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Punggol HDB Resale Transactions (4 And 5 Room Flats)
Source: URA, Realis, and 99.co. For 4 and 5 room units in Punggol.
From the above graph we can infer the following:
1) Strong up trend in price per square foot till 2012/2013 period
2) Peak prices between 2012/2013
3) Each new batch of units which reached MOP generally sold at a higher per square foot than their predecessors
4) Price per square foot difference between TOP periods tends to narrow over time
5) Price has been relatively flat from 2016/2017
In early 2013, the government introduced Mortgage Servicing Ratio which caps the amount that may be spent on mortgage repayments to 30% of a borrower’s gross monthly income. This effectively reduced the amount of loan they can take from a bank. In August the same year, the MSR cap for HDB-issued loans was also reduced to 30% from 25% to bring it in line with the banks. With loan amounts limited, buyers had to scale back on their budget or consider purchasing a private property where MSR limits do not apply when qualifying for a bank loan. This in turn placed a hard cap on how much potential home owners could pay for a house and reduced demand in the purchase of resale HDBs causing per square foot price to drop.
Firstly, looking at units which TOP on or before 2010 seems to be relatively stable in price over the last 3 years with comparatively lesser number of transactions. This trend is expected to continue as there are no market moving factors expected.
Secondly, for units which TOP between 2011 to 2013, there has been a more significant price appreciation since the low of 2018 however, based on past trends, it is unlikely for the increase to continue as newer flats generally command a higher per square foot price as compared older units. In addition, in 2019 there was a 33.4% increase in the number of HDB flats which were 10 years or younger which was sold2, as this batch of units gets older, demand might be impacted.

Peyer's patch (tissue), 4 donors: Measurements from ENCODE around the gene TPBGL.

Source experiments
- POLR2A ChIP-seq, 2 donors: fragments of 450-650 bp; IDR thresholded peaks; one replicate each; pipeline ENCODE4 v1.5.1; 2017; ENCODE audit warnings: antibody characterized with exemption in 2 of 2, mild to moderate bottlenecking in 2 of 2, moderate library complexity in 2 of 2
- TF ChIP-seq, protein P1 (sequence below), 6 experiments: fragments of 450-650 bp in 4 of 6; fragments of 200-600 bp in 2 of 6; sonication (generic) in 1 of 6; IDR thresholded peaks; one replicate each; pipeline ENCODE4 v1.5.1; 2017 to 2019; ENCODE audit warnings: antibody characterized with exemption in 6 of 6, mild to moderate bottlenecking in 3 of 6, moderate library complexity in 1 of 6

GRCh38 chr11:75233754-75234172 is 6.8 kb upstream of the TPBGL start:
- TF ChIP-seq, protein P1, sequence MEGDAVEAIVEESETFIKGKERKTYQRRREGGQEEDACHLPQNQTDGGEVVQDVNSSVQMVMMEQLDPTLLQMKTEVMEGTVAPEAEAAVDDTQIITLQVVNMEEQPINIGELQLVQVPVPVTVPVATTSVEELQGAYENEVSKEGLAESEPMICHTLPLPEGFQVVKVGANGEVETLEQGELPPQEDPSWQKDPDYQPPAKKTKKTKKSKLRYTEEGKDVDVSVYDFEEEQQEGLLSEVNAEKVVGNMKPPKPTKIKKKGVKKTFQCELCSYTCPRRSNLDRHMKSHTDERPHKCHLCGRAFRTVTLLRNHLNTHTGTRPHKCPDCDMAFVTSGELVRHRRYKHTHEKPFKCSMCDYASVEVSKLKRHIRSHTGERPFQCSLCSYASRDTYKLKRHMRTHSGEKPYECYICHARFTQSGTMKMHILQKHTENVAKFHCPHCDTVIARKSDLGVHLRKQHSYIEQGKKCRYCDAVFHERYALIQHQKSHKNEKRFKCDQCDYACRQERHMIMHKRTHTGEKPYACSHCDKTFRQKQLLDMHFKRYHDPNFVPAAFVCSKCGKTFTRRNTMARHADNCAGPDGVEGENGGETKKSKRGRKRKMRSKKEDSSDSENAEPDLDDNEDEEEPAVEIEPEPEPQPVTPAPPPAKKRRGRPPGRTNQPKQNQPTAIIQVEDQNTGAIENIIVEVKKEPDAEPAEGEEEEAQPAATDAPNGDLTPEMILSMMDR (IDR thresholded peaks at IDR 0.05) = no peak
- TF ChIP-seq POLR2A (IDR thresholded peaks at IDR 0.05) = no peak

Lastly, for units which TOP between 2014-2016 seems to be on a slight upward trend, however, it would first need to breakout of the shorter term downward trend. With over 80,000 units reaching MOP between 2020 to 2022 and a large portion located in Punggol, we are concerned that buyers would favor newer units as they have a longer lease period and would generally be better maintained.
To put the above into numbers and assume that price trends would likely remain stable as they have since 2013, if an owner is sitting on $200,000 profit, what would it be after 10 years?
Assuming a purchase price of $370,000 and 90% loan from HDB, and an interest rate of 2.5% for both CPF and HDB loan, and the unit was bought in 2013, total interest paid in 10 years time (excluding capital repayment) to both HDB and owed to CPF would be more than $176,000.
(purchase price × 90%) × (1.025)^17 – original loan amount
HDB Resale Price Index (Whole of Singapore)
If current HDB trends continue, your profit would be reduced to $24,000, over 75% loss. This does not include other fees such as stamp duty which you paid when purchasing the house and the amount which must be returned to CPF. It would likely be a cashless sale.
At this point, would it be better to take the money out and lock in your profits while reinvesting it into another property which has better growth potential such as new launches?
If you are interested in a more detailed breakdown or profit loss analysis for your unit and how to maximize your property investment returns, drop me a WhatsApp for more information.